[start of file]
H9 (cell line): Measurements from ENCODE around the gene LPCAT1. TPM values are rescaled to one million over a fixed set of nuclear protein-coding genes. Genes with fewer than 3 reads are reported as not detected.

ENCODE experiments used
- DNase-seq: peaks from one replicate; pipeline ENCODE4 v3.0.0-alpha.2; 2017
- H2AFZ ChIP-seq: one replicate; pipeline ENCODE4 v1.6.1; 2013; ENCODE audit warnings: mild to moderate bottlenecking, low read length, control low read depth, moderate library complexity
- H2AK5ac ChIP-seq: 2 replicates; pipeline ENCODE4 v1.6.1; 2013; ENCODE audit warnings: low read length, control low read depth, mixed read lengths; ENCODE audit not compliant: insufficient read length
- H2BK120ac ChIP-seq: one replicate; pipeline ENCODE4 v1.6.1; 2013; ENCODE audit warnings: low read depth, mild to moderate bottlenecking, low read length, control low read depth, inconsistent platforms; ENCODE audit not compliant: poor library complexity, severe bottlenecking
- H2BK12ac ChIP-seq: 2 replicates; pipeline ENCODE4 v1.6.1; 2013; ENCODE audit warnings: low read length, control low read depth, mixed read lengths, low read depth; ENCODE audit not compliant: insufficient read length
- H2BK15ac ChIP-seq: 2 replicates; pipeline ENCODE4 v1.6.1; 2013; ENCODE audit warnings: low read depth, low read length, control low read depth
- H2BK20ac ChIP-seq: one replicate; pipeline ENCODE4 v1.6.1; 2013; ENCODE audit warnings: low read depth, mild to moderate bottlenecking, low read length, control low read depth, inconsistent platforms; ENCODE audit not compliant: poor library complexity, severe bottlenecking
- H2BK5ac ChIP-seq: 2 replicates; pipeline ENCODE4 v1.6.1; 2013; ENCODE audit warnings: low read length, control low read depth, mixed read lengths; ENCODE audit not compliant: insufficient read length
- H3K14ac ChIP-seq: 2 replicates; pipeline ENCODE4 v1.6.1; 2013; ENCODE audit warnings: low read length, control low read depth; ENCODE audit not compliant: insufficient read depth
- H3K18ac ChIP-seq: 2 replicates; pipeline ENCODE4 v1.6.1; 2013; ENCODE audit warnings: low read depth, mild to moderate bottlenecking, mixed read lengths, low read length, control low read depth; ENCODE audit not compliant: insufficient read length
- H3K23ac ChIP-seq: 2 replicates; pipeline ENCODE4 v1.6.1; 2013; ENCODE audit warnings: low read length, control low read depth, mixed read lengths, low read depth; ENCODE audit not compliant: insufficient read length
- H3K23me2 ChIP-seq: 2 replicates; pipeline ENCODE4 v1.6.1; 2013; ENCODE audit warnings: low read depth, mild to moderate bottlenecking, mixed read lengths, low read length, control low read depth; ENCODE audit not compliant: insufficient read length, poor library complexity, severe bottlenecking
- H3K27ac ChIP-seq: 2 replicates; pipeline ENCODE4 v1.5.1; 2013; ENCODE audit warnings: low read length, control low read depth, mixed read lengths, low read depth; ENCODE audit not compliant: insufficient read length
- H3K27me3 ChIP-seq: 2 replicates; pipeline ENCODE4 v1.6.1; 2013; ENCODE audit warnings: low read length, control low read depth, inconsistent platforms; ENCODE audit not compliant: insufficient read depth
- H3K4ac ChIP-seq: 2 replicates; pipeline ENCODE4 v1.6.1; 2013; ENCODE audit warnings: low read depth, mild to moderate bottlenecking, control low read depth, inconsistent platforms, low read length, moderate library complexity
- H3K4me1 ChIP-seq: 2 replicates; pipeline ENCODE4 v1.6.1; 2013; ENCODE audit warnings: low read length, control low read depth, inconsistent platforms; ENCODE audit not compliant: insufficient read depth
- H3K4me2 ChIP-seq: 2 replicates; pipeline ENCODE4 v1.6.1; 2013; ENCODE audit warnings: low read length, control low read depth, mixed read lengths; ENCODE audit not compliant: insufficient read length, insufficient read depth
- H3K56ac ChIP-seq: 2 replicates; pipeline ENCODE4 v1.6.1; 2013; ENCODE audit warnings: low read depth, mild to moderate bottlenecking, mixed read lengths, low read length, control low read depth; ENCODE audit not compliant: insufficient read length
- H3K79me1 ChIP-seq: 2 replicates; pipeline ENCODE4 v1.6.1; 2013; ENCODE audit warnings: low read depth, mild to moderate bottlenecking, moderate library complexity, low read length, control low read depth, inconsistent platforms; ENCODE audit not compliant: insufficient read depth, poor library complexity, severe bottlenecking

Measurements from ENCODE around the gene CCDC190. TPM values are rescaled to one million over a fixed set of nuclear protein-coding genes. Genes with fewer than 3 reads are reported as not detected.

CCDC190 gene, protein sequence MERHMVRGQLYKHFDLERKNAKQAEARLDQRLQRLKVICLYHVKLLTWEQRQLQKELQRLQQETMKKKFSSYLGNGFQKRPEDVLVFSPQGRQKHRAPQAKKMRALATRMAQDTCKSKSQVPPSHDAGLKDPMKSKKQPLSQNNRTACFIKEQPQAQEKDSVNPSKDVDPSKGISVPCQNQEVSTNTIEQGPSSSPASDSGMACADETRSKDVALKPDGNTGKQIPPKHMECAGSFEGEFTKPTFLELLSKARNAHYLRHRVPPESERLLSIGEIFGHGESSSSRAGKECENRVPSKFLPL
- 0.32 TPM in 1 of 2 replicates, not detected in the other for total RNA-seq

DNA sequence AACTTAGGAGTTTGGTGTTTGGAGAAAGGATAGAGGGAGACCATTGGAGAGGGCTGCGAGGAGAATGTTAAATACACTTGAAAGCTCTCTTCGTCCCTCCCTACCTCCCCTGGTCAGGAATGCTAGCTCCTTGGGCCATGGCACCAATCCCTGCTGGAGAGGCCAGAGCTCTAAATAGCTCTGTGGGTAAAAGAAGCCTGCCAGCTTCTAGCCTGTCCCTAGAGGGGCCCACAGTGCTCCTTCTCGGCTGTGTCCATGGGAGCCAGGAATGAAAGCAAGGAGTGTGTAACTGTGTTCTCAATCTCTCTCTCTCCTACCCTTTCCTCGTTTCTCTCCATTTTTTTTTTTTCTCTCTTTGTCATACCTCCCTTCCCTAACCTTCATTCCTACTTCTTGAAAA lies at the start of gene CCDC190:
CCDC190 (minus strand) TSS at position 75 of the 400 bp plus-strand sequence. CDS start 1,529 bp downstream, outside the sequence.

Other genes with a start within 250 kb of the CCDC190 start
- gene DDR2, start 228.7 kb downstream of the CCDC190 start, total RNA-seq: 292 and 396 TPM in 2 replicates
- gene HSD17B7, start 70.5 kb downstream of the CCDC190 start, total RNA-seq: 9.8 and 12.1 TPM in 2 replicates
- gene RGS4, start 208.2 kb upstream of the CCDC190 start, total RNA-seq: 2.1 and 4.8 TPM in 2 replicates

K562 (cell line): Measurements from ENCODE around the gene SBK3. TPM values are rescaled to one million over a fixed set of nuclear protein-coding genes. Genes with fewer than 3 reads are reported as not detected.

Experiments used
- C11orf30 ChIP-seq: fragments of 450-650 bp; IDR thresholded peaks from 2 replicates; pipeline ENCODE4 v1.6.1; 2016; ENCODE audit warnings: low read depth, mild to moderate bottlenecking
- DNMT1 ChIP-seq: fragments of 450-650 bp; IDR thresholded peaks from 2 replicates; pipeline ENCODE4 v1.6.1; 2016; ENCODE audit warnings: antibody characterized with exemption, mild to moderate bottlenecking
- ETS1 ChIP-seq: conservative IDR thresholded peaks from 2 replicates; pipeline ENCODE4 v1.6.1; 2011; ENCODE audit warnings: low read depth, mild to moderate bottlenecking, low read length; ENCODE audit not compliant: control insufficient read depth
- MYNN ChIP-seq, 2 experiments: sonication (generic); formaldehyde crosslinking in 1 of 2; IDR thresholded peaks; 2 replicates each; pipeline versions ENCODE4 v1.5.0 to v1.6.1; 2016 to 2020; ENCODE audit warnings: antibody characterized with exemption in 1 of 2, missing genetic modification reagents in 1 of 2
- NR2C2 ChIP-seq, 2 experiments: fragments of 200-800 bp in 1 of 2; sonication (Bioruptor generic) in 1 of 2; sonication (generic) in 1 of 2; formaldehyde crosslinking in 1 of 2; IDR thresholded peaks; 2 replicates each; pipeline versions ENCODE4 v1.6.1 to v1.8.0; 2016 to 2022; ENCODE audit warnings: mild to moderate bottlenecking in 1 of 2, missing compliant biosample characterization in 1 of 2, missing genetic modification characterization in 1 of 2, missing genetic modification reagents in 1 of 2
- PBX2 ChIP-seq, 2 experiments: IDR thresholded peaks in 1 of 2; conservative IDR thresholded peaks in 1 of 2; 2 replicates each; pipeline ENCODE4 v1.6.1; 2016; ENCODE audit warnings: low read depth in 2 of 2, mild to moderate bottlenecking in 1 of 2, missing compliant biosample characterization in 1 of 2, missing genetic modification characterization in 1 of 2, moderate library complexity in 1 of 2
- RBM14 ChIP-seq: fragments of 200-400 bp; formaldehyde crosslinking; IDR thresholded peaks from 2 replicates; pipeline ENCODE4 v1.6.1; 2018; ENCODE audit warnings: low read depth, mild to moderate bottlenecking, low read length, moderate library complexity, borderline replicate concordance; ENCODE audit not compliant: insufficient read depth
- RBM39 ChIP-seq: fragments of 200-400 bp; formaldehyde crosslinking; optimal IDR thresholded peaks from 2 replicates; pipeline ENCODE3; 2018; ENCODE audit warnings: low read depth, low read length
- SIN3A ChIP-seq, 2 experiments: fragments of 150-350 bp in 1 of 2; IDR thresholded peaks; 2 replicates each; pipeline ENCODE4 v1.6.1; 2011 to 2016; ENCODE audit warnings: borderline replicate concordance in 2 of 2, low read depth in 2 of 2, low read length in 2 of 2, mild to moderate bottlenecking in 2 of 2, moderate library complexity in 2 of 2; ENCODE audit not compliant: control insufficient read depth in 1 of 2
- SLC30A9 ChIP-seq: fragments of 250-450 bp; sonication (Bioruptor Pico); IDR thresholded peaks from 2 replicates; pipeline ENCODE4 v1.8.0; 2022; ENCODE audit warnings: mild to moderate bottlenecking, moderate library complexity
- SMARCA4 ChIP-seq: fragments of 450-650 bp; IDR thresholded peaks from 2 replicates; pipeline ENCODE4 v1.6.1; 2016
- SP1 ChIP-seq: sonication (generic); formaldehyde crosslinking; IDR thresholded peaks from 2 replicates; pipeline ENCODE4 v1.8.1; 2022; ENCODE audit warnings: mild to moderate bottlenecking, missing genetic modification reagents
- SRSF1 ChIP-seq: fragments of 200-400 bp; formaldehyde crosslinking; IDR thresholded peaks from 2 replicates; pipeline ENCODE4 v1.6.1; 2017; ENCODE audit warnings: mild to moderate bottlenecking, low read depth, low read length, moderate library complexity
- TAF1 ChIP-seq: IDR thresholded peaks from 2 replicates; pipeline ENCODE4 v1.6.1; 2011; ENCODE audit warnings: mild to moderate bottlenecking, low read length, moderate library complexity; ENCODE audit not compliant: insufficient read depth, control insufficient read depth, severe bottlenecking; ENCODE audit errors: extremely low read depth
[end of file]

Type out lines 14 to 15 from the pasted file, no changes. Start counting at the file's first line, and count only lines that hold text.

- H3K23me2 ChIP-seq: 2 replicates; pipeline ENCODE4 v1.6.1; 2013; ENCODE audit warnings: low read depth, mild to moderate bottlenecking, mixed read lengths, low read length, control low read depth; ENCODE audit not compliant: insufficient read length, poor library complexity, severe bottlenecking
- H3K27ac ChIP-seq: 2 replicates; pipeline ENCODE4 v1.5.1; 2013; ENCODE audit warnings: low read length, control low read depth, mixed read lengths, low read depth; ENCODE audit not compliant: insufficient read length